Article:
The gateway to the Himalayas

Photo of The gateway to the Himalayas by Ramesh Thampi
Photo of The gateway to the Himalayas by Ramesh Thampi
Photo of The gateway to the Himalayas by Ramesh Thampi


This holy place is called the Gateway to the Himalayas. First time I came here with two close friends, after three days in the Dehradun Express, all I wanted to do was to have a glimpse of the famous aarti at the Har ki pauri ghat. But we missed it on late arrival and the next day early morning we reached Har ki pauri ghat having my first touch with Ganga, the holiest of rivers. The river was muddy and channelized along the ghats for the devotees to have their holy dips.

The ghats were filled with devotees dedicating lighted lamps onto the Ganges. Being non-religious and unwilling to take the dips in the muddy water, we walked without bothering about the directions and reached a trail that lead us to the Mansa devi temple, up above the Bilwa parbat. There was this interesting scene of one devotee lying on the ground and getting up back again each time on the exact point on which another man touches the ground with a stick, doing it in every few metres all the way up. This ardent devotee was certainly hurting the egos of the others who climbed normally on their foots. On the way we saw the red coloured temple up above the hill partly beclouded by white mist.

Inside the temple, the atmosphere was electric with jai mata di chants, incense and the collective energy of the innumerable devotees. There was a wall painting of a bearded Shiva inside the temple, inhaling from a chillum, unlike the clean shaven Shiva pictures we used to see normally. We took a cable car from the temple back to the colourful streets.

Speaking of the chillum held Shiva, there were similar scenes throughout Haridwar with sannyasins, normal people and foreigners smoking ganja or charas publicly, which was quite astonishing to observe. The scene becomes more obvious when you come across roadside stalls selling chillums mainly. By noon the same day, we left for Rishikesh, leaving Haridwar way back without even thinking about going there again.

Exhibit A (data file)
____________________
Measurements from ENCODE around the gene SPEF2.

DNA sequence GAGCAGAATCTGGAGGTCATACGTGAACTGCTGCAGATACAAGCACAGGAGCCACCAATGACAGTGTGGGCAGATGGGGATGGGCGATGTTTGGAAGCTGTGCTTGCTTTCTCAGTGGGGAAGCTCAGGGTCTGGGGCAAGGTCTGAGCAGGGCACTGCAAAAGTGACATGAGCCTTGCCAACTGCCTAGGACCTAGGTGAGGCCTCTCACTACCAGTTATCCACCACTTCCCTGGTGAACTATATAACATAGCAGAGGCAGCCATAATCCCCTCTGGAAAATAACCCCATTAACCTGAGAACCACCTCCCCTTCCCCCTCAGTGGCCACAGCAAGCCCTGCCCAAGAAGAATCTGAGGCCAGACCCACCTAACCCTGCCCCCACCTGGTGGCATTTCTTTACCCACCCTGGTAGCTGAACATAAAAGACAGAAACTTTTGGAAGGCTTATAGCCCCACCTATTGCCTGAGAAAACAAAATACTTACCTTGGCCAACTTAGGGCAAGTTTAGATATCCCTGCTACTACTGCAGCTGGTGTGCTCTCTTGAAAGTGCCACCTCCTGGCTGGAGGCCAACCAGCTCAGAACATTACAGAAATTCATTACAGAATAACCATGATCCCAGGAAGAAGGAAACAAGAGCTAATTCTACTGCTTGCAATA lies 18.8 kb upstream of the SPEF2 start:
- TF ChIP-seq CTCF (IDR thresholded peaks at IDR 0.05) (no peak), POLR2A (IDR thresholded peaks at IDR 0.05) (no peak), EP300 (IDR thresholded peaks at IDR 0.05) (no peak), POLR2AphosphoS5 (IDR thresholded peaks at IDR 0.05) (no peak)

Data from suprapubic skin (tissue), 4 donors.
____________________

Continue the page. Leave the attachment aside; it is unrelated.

But, after seven days we came back to Haridwar yet again and this time with no intention of seeing the aarti. That evening, while I was wandering alone through the crowded streets, occasionally having chats with sannyasins, somehow I reached Har ki pauri at the exact time of aarti which started around 6 pm.

This was one heaven of a feel altogether with devotees filled at either side of the ghats, taking dips in the holy river, the mesmerising ohm jai ganga maiyya devotional song playing loud on speakers and the pundits swirling fire lamps, all of which together will take one to a higher level of ecstasy or even a trance! I stood over a bridge to watch the aarti end, under the drizzles of rain. And then came the surprise..

It began to rain heavily, completely soaking everyone around wet to the core. Till then I haven't had taken that holy dip in Ganga thanks to the strong flow and the muddy nature. But this time, the immense energy of the atmosphere hooked me in completely. Being totally immersed in the moment, when the rain poured heavier and the wind blew harder, I took the holiest dips several times, catching hold of the large metal chains that saves one from being drifted away by the flow. All the bliss came unexpected and without asking.

I walked back barefoot(chappals got stolen!!) with my completely wet dress, under the light showers.

Like I always believe, the greatest experiences of a journey comes truly out of the blue, when you just follow a trail out of not knowing what comes ahead and trusting your intuition alone, your greatest treasure of all.

This blog was originally published on 'missingmahanikan'.